Van Gogh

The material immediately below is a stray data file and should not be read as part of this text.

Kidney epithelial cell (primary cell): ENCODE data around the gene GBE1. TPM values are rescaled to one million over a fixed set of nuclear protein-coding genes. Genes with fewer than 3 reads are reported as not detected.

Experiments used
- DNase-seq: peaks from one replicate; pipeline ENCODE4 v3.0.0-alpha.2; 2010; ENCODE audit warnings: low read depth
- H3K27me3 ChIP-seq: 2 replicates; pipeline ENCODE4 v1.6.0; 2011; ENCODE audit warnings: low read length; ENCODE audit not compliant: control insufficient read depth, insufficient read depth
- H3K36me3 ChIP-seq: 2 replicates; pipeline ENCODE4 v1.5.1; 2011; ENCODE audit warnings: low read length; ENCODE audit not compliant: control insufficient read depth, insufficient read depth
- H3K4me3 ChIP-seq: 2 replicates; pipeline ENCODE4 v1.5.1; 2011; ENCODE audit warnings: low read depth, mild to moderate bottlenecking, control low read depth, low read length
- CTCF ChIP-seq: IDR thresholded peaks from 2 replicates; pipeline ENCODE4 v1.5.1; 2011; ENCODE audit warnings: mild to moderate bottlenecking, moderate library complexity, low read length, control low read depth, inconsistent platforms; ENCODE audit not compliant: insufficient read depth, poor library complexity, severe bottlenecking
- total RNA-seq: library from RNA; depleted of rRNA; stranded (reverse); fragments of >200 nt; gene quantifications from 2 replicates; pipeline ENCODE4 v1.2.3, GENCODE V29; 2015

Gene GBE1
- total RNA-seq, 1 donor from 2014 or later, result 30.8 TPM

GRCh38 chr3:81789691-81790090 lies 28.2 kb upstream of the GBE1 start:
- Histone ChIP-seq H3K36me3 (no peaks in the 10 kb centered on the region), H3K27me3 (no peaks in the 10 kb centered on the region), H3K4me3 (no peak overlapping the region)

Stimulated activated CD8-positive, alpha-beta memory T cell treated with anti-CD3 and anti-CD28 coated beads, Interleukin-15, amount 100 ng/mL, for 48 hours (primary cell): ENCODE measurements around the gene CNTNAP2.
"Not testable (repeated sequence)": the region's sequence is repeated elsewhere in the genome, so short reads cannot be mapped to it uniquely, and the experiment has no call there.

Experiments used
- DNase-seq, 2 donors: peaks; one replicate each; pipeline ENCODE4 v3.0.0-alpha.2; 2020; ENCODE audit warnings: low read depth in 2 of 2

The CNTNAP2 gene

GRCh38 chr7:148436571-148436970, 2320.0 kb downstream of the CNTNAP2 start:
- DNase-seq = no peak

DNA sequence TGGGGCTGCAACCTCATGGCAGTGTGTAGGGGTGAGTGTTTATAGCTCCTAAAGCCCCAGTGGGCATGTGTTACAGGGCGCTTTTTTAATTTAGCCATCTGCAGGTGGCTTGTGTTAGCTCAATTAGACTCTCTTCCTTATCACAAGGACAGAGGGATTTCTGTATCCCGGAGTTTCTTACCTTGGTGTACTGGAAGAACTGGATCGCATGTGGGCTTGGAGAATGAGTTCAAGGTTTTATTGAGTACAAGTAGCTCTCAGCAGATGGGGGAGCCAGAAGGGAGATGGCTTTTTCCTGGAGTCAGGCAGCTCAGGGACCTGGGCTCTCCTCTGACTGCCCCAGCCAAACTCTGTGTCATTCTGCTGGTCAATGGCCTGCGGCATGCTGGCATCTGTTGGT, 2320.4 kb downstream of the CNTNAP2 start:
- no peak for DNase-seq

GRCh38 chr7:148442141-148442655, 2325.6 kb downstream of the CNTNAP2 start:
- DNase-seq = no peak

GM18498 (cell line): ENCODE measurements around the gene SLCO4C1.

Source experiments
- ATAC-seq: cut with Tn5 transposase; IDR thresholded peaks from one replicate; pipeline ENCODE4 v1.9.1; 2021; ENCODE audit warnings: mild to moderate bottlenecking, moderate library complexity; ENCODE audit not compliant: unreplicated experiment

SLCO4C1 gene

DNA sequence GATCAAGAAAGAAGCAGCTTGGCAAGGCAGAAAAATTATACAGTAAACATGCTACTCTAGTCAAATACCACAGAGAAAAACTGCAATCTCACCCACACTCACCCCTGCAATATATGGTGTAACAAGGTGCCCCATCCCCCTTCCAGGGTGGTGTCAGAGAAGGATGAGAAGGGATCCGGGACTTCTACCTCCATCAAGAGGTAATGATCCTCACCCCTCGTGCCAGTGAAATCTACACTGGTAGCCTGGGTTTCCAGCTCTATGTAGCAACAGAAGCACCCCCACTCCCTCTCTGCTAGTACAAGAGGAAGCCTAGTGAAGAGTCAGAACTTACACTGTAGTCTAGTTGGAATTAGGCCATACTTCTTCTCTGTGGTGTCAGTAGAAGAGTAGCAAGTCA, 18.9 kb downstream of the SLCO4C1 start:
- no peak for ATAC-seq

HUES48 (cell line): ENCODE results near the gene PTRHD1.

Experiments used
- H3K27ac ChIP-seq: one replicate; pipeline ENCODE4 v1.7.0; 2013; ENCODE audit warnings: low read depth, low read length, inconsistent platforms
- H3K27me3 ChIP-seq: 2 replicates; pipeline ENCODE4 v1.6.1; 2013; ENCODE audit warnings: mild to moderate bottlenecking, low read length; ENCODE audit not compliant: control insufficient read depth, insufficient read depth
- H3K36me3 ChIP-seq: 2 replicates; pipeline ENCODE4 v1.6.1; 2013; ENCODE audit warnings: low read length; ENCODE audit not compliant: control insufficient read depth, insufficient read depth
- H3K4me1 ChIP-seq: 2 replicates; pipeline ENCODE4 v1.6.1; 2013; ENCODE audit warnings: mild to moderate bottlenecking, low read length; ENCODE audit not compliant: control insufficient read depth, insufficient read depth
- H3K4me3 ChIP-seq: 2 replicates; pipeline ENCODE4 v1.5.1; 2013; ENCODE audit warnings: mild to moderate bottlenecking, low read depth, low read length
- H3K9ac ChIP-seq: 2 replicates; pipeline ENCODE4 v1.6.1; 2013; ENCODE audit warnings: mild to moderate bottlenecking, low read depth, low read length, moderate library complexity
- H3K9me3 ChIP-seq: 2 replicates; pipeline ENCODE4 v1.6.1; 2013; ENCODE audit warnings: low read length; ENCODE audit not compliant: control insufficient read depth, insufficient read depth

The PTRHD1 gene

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Van Gogh Art is a severe Goddess, who in return for her smiles demands many sacrifices. No one did more to please her, and no one was so insufficiently rewarded as Van Gogh. Several times the blows that she dealt him were painful enough to make any reasonable man resign. Only fanaticism and faith in her would permit one to leap the abyss between reality and desire. With cruel, merciless method, art asked from Van Gogh everything. It was a loan that multiplied with time and was never paid back. It haunted him within the recesses of his soul, it flirted with him and raises his hopes, it took away from him everything that was dear, and when it could finally take no more, it decided to take his life. Vincent Van Gogh was born on 30 March 1853 in the small village of Groot-Zundert, Holland, to Theodorus Van Gogh and Anna Cornelia. He had a normal childhood and was in no way distinguished from his peers by any uncommon character traits. At the age of 16 he was apprenticed to Goupil & Cie, art dealers from Paris with a branch established in Hague by his uncle Vincent. The working place afforded him enough time to become acquainted with the classical painting masters and the different schools of painting at that time. Because of his extreme honesty, he was considered a poor salesman and the company chose to transfer him to the London branch. The change did not improve his standing and soon enough he exchanged the clerical position for that of a pastor. He was sent to Borinage, a coal-mining district in Belgium. Van Gogh thought he had finally found his vocation. He was an educated man amongst the illiterate miners and their families. Ironically enough, he found more virtue, patience, and holiness among this cla... ... middle of paper ... ... reducing him to a mere madman whom everybody ridiculed. The years were like crows above this wheat field. That is what he would paint. He laid layer after layer of thick yellow and black. He painted the yellow wheat, the black crows, below a dirt path leading to a dead end, somewhere among the field, and above a furious sky, venting his anger upon every unlucky blossoming plant. He loved life. He loved it passionately, madly, he loved it to insanity but it was time for him to leave. He pulled out a revolver from his pocket and aimed it in his stomach. A deafening noise disrupted the silence of the wheat field and the finished canvas rolled on the ground together with the body. Vincent was dead. Works Cited Stone, Irving. Lust for life . New York: Grosset & Dunlap, 1934. Van Gogh, Vincent. A self-portrait. New York: E.P. Dutton & Co., Inc, 1963.

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